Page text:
1080p24 / AVC M-PEG4 / BD50 / 1.37:1, 1.66:1 (only The Cell and Stay) / 13:38, 58:29, 54:51, 43:53, 46:36


English LPCM 1.0 (48kHz)
Subtitles: English HoH

All five films on disc two sound rather similar to those on disc one only a notch better . The 1.0 tracks are solid, nicely restored but bear all the hallmarks of the five films ultra low budget productions. If your amp is set to ProLogic II (or similar) then there is bleed and echo into the rear surround channels, so the films are best viewed with the amp switched to straight (or the equivalent) in which it plays the sound precisely as presented on the disc with no processing and no bleed or echo.

The music used throughout disc two is more low key than on disc one and well represented by the uncompressed track being surprisingly robust and clear with decent fidelity and even occasionally getting the subwoofer rumbling ever so slightly.

Dialogue sounds breathy and canned, but there's no distortions and is obviously added to the soundtrack in post production although generally the dubbing and sync jobs are very good. In any case, given the state the assets were in, these LPCM tracks get the job done for these films. Broadly speaking, audio quality is more consistent on DISC TWO from film to film.

Hard of hearing English subtitles are present for all of the main films on the set and are typically excellent as we've come to expect from Powerhouse Films.


Audio commentary on "Invitation to Hell" with Michael J. Murphy, Phil Lyndon and Sally Duncan (28 July 2008)
Audio commentary on "Invitation to Hell" with Johnny Walker (6 July 2022)
Audio commentary on "The Last Night" with Michael J. Murphy, Phil Lyndon and Sally Duncan (28 July 2008)

The two vintage commentaries (recorded for the 2008 DVD release) are extremely chatty and amongst old friends. They all seem to be very aware of the kind of films they made and are both informative about the making of them and enjoy each other's company with lots of laughs. The Walker track is new and unique to this Powerhouse Film's release. He describes himself as a media historian and he knows the subject well covering the film, Murphy, his career and micro-budget amateur film production in the UK. All three tracks are presented in lossy Dolby Digital 2.0 mono.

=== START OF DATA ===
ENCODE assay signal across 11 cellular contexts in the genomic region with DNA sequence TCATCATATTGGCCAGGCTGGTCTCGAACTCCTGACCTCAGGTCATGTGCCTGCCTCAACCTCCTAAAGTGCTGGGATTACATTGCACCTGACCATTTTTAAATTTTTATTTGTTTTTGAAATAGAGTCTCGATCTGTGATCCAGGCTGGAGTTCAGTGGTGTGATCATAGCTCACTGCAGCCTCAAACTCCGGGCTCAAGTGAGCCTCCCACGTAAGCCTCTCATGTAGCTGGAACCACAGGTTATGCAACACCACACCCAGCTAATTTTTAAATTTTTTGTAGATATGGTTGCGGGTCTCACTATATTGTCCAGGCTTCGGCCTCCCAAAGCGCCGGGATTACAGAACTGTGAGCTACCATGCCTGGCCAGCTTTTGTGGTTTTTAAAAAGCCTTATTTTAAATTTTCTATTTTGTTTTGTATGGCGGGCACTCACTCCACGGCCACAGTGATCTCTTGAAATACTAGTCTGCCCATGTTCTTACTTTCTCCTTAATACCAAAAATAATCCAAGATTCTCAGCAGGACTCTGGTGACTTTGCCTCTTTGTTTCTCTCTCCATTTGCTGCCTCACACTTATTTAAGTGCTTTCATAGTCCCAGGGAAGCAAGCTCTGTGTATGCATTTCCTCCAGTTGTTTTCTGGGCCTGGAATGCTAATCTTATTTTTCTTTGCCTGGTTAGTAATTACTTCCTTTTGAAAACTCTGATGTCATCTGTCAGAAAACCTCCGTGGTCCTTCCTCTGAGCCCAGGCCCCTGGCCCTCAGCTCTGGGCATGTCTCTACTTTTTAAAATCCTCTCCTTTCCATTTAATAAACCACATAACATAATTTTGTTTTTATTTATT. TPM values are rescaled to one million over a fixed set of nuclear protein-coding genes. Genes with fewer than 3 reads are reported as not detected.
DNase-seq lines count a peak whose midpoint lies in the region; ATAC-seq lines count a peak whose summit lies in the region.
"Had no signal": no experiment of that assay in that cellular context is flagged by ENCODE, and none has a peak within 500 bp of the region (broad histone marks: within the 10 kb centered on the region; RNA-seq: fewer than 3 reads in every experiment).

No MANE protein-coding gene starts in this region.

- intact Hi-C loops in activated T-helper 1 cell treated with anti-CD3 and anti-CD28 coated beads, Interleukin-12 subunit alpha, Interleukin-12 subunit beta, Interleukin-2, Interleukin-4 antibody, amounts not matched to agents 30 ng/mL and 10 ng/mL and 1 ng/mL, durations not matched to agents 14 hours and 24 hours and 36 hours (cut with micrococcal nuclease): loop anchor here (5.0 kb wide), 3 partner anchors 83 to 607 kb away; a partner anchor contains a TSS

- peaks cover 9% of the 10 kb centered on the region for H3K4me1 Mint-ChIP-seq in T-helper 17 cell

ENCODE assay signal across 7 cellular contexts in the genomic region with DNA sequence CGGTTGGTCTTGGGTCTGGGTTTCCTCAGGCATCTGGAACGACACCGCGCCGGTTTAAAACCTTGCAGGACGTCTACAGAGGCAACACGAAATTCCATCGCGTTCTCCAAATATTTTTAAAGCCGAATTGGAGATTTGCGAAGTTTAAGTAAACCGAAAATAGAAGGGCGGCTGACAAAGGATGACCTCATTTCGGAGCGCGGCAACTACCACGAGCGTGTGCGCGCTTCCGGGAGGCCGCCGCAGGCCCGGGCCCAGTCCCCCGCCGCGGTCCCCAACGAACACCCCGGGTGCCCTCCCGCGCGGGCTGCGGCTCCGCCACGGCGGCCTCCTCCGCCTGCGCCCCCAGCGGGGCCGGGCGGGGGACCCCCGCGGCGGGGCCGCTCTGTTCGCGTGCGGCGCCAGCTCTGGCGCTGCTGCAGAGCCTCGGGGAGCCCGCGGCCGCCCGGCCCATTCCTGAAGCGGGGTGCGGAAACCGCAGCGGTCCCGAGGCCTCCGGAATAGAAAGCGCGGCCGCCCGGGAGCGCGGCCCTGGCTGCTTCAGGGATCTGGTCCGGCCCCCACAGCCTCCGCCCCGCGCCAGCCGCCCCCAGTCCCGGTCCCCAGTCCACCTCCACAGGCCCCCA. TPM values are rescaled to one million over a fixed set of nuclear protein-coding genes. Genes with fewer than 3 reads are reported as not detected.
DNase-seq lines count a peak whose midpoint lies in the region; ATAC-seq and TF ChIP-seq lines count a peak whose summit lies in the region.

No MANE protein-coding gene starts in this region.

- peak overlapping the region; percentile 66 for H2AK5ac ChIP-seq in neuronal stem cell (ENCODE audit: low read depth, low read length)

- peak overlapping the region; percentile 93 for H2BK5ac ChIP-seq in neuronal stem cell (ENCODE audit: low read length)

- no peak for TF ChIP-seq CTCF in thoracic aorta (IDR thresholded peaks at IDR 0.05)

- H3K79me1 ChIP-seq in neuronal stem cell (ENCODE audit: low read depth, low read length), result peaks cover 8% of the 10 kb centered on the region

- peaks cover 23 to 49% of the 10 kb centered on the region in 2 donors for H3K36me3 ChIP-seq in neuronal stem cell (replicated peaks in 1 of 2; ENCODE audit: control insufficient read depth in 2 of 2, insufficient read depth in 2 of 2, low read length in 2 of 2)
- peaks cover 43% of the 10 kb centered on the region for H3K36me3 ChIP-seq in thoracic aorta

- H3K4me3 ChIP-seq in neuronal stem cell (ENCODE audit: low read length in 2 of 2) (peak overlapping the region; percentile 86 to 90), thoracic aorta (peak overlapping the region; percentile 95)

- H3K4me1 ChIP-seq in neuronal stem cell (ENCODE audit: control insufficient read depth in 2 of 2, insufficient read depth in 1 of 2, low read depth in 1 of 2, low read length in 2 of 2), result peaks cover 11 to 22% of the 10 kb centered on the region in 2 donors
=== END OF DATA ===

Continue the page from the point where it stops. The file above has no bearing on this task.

Play both Invitation to Hell and The Last Night as a double bill
"Invitation to Hell and The Last Night Together Again" 2008 featurette (15:00)

The disc provides the viewer with the option to play both Invitation to Hell and The Last Night in double bill format as they were designed to be, made to be. Two options exist with each film taking position one in the double bill. The retrospective plays on my system as 1080p24 1.78:1 with lossy Dolby Digital 2.0 stereo. It has Murphy having a chat with Phil Lyndon and Sally Duncan (all three off the commentaries above) and reminiscing about the productions.

The Last Night Alternative Titles and Credits (2:11)

What it says on the tin. These were prepared for the 2008 Sacophilous DVD version. Presented in 1080p24 1.37:1 with lossy Dolby Digital 2.0 mono sound.

Stay Outtakes (2:29)

Silent outtakes set to the film's score presented in 1080p24 1.37:1 with lossy Dolby Digital 2.0 mono sound.

Stay Theme (3:06)

The Stay theme tune presented in 1080p24 1.37:1 with lossy Dolby Digital 2.0 mono sound. The music is accompanied by an image of a spinning record.

Reissue Trailers:
- Invitation to Hell Trailer (1:57)
- The Last Night Trailer (0:47)
- Invitation to Hell & The Last Night Double-Bill Trailer (1:10)

All are upscaled standard definition, vintage video trailers presented in 1080p24 1.37:1 with lossy Dolby Digital 2.0 mono sound.

Custom Video Reel (2:12)

Murphy's own, short-lived video label logos upscaled standard definition, vintage video trailers presented in 1080p24 1.37:1 with lossy Dolby Digital 2.0 mono sound.

The Micro-Budget Cinema of Michael J. Murphy 1980-1982 Image Gallery: Original Promotional Material (68 images)

Chunky HD still gallery.

Invitation to Hell Image Gallery: Original Shooting Script (46 images)

The complete shooting script.

120-page liner notes book with new essays by Murphy experts Wayne Maginn, Paul Higson, Darrell Buxton and Johnny Walker, a comprehensive filmography and film credits

A massive hardcopy tome designed to increase understanding and appreciation of Murphy's films. The booklets that Powerhouse Films do for their Indicator releases are second to none and this one is well up to their supremely high standards. The articles here provide exceptional contextual added value.


Unknown at this time.


DISC TWO presents Murphy's five 1980-82 films in their best possible condition with stunning new restorations. Image and sound is as good as can be for these micro-budget productions shy of complete image and sound stem assets turning up. There are sections that exist in standard definition (the most sizeable being the last ten minutes of Invitation to Hell) but the vast majority is from the 16mm film assets. Extras are typically excellent and informative.

This set comes with my highest possible recommendation and I suspect that it'll be high on the list of best disc releases for the year come January 2024.

Video: B Audio: B Extras: A+ Overall: B+